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On Chesil Beach review - a heartbreaking portrayal of young love

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Verdict: A film for those who like to ugly cry in the cinema. 

It’s always a difficult decision when a book you adore comes to the big screen. But when that film boasts a cast that includes Saoirse Ronan and Anne-Marie Duff, you can usually guarantee it’s going to be a good one.

On Chesil Beach (2017) is an adaptation of Ian McEwan’s novella of the same name. It follows the lives of newlyweds Florence (Ronan) and Edward (Billy Howle) as they navigate their first evening together.   

In typical romantic drama theme, ambitious and musically gifted Florence is from a privileged, well-respected family and is expected to achieve big things. Edward is what Florence’s mother describes as a ‘country bumpkin’. But that’s where the typical romantic drama ends.

On the surface, they appear to be like any other newlywed couple, young and desperately in love with each-other. It is clear from the very start that Edward is completely besotted with the intelligent, beautiful and self-assured Florence. On Chesil Beach flashes back to various points in both Florence and Edward’s early lives, showing their personal points of view for certain moments in their lives which turn out to be vital in helping them end up where they are today. Sound is a huge part of the underlying fabric of the film, with the subtle sound of waves crashing helping to transport you to Chesil Beach alongside Florence and Edward.

Juxtaposing the use of sound are the moments of true silence throughout the film. These long pauses with no sound, just longing glances between the two of them, leave you aching with awkwardness as you feel the pain of the couple, both terrified of hurting one another.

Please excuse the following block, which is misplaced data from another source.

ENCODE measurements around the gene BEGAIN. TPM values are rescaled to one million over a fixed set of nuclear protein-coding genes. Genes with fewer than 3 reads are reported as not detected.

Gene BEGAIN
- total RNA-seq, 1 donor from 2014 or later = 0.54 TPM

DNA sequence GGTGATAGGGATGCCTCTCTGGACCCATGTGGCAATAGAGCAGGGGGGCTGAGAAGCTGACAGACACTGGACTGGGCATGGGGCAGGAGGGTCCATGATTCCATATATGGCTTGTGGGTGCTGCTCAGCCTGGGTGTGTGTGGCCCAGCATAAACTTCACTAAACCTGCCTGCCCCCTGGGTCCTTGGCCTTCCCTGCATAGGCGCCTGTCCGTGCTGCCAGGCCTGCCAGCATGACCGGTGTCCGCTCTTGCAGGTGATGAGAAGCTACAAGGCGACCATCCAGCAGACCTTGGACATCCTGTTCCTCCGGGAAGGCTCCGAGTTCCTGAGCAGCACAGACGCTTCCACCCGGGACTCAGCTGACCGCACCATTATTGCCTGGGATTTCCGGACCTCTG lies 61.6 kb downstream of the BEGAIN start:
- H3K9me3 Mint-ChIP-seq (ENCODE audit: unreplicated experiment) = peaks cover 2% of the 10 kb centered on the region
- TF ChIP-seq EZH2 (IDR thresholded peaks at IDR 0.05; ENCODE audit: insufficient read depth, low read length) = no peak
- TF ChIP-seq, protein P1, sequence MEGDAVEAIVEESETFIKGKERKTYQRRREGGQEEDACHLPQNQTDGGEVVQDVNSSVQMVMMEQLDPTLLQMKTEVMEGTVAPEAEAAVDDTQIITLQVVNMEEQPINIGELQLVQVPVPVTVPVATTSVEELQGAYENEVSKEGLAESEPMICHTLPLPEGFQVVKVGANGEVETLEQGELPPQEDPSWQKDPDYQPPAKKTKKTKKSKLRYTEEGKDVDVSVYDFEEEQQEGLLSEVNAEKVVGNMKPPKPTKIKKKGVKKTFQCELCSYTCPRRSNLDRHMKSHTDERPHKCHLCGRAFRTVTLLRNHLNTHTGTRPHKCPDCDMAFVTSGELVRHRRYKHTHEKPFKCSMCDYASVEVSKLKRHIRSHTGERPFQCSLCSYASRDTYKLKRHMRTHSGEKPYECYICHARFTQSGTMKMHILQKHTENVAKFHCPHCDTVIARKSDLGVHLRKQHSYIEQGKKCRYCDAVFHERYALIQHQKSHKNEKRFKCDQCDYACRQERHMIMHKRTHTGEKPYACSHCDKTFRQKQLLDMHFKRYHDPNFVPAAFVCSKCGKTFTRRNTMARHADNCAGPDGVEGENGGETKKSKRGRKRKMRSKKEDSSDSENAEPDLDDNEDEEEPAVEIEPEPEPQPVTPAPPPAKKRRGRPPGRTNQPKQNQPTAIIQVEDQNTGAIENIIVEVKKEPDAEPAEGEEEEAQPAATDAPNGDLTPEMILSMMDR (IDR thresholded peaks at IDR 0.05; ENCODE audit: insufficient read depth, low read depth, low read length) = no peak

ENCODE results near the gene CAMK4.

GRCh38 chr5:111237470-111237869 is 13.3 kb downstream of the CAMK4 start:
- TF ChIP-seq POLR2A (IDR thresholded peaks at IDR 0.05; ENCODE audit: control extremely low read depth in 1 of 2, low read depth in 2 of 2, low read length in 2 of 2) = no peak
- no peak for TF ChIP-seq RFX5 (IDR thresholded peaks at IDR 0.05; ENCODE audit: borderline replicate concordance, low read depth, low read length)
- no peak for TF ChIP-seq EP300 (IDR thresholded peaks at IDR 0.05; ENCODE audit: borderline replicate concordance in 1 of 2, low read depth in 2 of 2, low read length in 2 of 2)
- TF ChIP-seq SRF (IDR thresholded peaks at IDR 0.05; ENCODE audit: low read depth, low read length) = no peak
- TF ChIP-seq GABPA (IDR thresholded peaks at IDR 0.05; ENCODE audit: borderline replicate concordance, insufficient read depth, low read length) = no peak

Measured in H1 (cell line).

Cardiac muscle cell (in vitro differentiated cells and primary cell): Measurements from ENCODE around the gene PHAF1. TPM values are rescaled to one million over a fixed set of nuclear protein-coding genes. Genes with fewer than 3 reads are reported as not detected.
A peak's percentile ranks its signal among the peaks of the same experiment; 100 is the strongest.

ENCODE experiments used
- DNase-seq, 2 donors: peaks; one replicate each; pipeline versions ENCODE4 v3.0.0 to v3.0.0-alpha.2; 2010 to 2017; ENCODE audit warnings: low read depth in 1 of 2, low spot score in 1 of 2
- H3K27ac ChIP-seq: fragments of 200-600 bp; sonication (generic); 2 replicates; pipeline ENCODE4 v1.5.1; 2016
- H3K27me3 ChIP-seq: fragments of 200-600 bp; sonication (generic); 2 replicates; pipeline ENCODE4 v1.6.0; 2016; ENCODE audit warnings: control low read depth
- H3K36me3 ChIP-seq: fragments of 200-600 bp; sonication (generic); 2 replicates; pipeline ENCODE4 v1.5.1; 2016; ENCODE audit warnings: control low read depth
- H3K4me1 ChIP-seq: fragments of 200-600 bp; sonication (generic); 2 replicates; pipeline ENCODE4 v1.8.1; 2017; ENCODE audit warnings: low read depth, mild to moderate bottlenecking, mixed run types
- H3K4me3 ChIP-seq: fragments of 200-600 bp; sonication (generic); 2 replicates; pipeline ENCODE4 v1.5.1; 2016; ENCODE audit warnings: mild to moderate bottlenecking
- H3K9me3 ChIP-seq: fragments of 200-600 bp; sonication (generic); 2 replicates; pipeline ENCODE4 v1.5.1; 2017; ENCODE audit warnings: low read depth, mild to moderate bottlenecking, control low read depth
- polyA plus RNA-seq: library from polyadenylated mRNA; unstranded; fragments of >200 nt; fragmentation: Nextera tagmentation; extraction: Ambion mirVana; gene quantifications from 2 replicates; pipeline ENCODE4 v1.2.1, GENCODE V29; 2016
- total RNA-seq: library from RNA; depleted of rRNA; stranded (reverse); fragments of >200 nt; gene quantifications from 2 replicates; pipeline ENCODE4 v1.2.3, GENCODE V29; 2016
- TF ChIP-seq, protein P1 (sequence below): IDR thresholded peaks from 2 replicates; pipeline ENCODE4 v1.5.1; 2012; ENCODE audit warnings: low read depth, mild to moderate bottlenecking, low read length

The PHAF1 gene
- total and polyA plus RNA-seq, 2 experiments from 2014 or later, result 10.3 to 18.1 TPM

The true plot of the story lays much deeper than a young couple struggling to connect on their wedding night. Although it’s never outrightly said, it’s assumed that Florence has had a quietly traumatic childhood with her father... and this is insinuated heartbreakingly through the medium of classical music. 

Saoirse Ronan brings Florence to life in a way that only she could, her ability to show such deep emotion through just a glint in her eyes, echoes back to her role as Briony Tallis in Atonement (2007) (also written by McEwan). Billy Howle is mesmerising as Edward, bringing a true sense of clumsiness and uncertainty to his character. He never quite feels like he is good enough for Florence, and this makes it impossible not to empathise with him, despite the other more unlikeable qualities of his character.

Supporting roles from Anne-Marie Duff and Emily Watson as Florence and Edward’s mothers are also worthy of mention. Duff plays Edward’s mother who, after experiencing a tragic accident, is left brain damaged. Her role adds a lightness and innocence to a film that can sometimes be quite heavy on the heart. 

Somewhat surprisingly, the film ventures away from the books nonchalant ending, instead, choosing to break the hearts of every single person watching. A flash forward to 2007 sees Florence and Edward seeing each other again for the first time in almost half a century. They catch each-other's eyes from afar and share a look of both pain and sadness, and it really is one of the most truly moving moments of cinema I’ve seen in a long time.

A delicate portrayal of young love, complete with a brilliant 1960’s soundtrack and stunning cinematography, On Chesil Beach is well worth a watch. Just make sure you bring some tissues.

On Chesil Beach is in cinemas from May 18th, distributed by Lionsgate.

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